-2

and 0.04 m m

-2

, respectively.

[62] The daily absolute ice production in km³ in winter 2004 is shown in Figure 24. The 24h ice growth curve is the product of the thin ice area with thin ice production and the open water area with frazil ice production, respectively. The daily thin ice growth decreases towards June, while the ice volume produced in open water areas remains more constant, owing to an increasing open water area.

39

T.Krumpen / Master Thesis Earth Observation 2006

Figure 23.

Daily ice production in m m² for frazil ice (blue line) and thin ice (red line) between

January 7, and June 4, 2004.

Figure 24.

Daily ice production in km³ for open water area (blue line) and thin ice area (red line) between January 7, and June 4, 2004.

[63] Figure 25 visualizes the accumulated thin ice and the accumulated frazil ice production in time. A total ice volume of 51 km³ in thin ice and 15 km³ in open water area is generated between

January 7, and June 4. This corresponds to an ice production of 9.6 m m

-2

in the SWNS polynya.

[64] The daily and accumulated salt rejection from both, ice formation and aging processes, is presented in Figure 26 . A total of 1506 Mt of salt is released until June 4, 2004, with a daily average rejection of 10.5 Mt.

40

T.Krumpen / Master Thesis Earth Observation 2006

Figure 25.

Accumulated ice production in km³ in open water regions (blue line) and thin ice areas (red line) between January 7, and June 4, 2004.

Figure 26.

Accumulated salt rejection (solid black line) and daily salt rejection (blue line) of the SWNS polynya in Mt between January 7, and June 4, 2004.

5.1 Sensitivity study

[65] The high correlation coefficient of 0.92 between modelled and observed total polynya widths implies that the meteorological dataset recorded at the Dunai Station is representative for the SWNS polynya. However, the remoteness of the weather station (150 km from the polynya centre point) might results in discrepancies. Therefore, the effect of disparities between the recorded and predominant meteorological conditions is tested below. The sensitivity of the modelled sea-ice

41

T.Krumpen / Master Thesis Earth Observation 2006

Parameter

ϕ

0 ,

b i

B i h c

T

Dunai

to T

WNS

U

Dunai

to U

WNS

Bulk transfer coefficient

Variation

± 10°

± 0.5 %

± 0.5 %

± 4 cm

± 2°C

± 0.5 m sec

-1

± 0.5 ×

10

-3

Model value

180°/110

°

(1)

2.8 %

1.8 %

11 cm

-

-

2.0×10

-3

Cloud cover

Relative humidity

Water salinity

± 0,2

± 20%

± 2 psu

0,8

80%

28 psu

(1)

Fist and second winter wind regime

PEASE model with log. h c

(Equation 4)

PEASE model with constant h c

(Equation 4)

Freeze-up threshold model

(Equation 5)

Ice volume

(%)

± 5.5

± 8.3

± 18.0

± 12.6

± 6.6

± 5.8

Salt release

(%)

± 5.5

± 8.2

± 17.8

± 12.4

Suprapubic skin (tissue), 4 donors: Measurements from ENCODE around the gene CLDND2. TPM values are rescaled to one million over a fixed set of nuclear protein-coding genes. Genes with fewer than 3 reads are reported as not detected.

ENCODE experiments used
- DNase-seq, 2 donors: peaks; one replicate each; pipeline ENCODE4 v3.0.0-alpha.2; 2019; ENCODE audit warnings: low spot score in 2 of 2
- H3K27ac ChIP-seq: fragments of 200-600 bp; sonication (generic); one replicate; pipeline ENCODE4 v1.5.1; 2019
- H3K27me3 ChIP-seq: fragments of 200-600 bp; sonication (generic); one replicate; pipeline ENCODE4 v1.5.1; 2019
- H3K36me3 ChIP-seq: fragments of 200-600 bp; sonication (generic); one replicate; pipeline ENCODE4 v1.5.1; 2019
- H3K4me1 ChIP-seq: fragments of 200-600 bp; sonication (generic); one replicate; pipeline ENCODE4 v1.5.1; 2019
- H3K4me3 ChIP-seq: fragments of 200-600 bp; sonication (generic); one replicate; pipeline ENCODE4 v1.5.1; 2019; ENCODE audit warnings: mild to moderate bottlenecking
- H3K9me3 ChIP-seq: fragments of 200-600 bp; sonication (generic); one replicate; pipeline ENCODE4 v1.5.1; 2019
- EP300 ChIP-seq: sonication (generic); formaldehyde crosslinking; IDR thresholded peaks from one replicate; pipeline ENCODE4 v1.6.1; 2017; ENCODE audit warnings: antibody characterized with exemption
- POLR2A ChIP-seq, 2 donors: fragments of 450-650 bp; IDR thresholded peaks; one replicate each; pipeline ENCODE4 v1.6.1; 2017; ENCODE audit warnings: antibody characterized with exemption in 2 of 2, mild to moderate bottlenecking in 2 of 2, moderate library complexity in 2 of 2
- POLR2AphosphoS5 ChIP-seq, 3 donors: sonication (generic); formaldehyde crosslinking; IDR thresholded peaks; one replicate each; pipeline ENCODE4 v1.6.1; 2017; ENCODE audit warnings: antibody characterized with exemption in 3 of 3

± 6.5

± 10.7

Ice volume

(%)

± 4.7

± 9.7

± 19.9

± 12.2

± 6.2

± 4.9

Salt release

(%)

± 4.7

± 8.2

± 18.2

± 12.2

± 6.2

± 9.3

Ice volume

(%)

± 3.8

± 18.3

± 31.1

± 8.9

± 10.1

Salt release

(%)

± 3.8

± 6.3

± 20.2

± 8.8

± 16.7

Average

(column 1-3)

Ice volume

(%)

± 4.7

Salt release

(%)

± 4.7

± 12.1

± 23.0

± 7.2

± 6.9

± 7.6

± 18.7

± 7.2

± 12.2

± 2.3

± 1.0

± 0.0

± 0.0

± 2.3

± 1.0

± 0.0

± 7.3

± 1.7

± 1.1

± 0.0

± 0.0

± 1.7

± 1.1

± 0.0

± 7.3

± 6.1

± 1.3

± 0.1

± 0.0

± 6.0

± 1.3

± 0.1

± 7.8

± 3.4

± 1.1

± 0.1

± 0.0

± 3.4

± 1.1

± 0.1

± 7.5

Table 2.

Influence of uncertainties in the meteorological dataset and empirical coefficients on modelled sea ice production and salt rejection production and salt rejection to uncertainties in the meteorological dataset and empirical coefficients is summarized in Table 2. A comprehensive chart is attached to the Appendix.

[66] Disparities in the recorded wind direction would necessitate the model input ϕ

0 to differ. A ϕ

0 variation of ± 10° results in an average model error of ± 5.2 % for thin ice, ± 3 % for frazil ice (see

Table in Appendix) and ± 5.5 % for the total ice production and salt flux.

[67] Since even small variations in the thin ice drift factor B

i

of up to ± 0.5 % lead to a final ice production error of ± 23 %, B

i

is based on an ice tracking approach (see section 4.1.2). The open water width remains unaffected by fluctuations in B

i

, and so does the frazil ice production. Disparities in b

i

however, influence both, the thin ice (± 3.5 %) and frazil ice productivity (± 22.8 %), and reflects in total ice production and salt flux by ± 12.1 % and ± 7.6 %, respectively.

Besides frazil ice drift and thin ice drift velocity, another parameter with a major effect on ice partition is the frazil collection thickness h

c

. Because the frazil accumulation depths underlie ocean and atmospheric dynamics, we vary h

c

between 15 cm and 7 cm. Assuming h

c

to be constant causes a total ice production and salt flux error of ± 12.2 %. If h

c

is taken as a logarithmic function that increases with wind velocity, the total error in ice production is around ± 12.5 %. Equation 5 does not include the ∆h

f

/ h

c

ratio.

[68] An average uncertainty of ± 2°C in recorded air temperatures between the Dunai Station and the SWNS polynya (T

Dunai

to T

WNS

) causes the total ice production to vary by ± 7.2 %. This assumption affects all three models equally. Next we induce a wind velocity deviation of ± 0.5 m sec

-1 in the

42

T.Krumpen / Master Thesis Earth Observation 2006

polynya region. This results in an average sea-ice growth error of ± 6.9 % and the final salt flux to differ by ± 12.2 %. The open water model with the freeze-up threshold is found to be more sensitive to wind velocity variations (error in ice accumulation ± 10.1 %), since it suggests the wind to be the only driving force for the opening and closing of the open water area.

[69] Furthermore, we evaluate the model response to variations in empirical coefficients, assisting heat flux computations. According to Haarpaintner et al. [2003], the bulk transfer coefficient for turbulent heat fluxes between atmosphere and thin ice or water differs in the literature by about 50 %.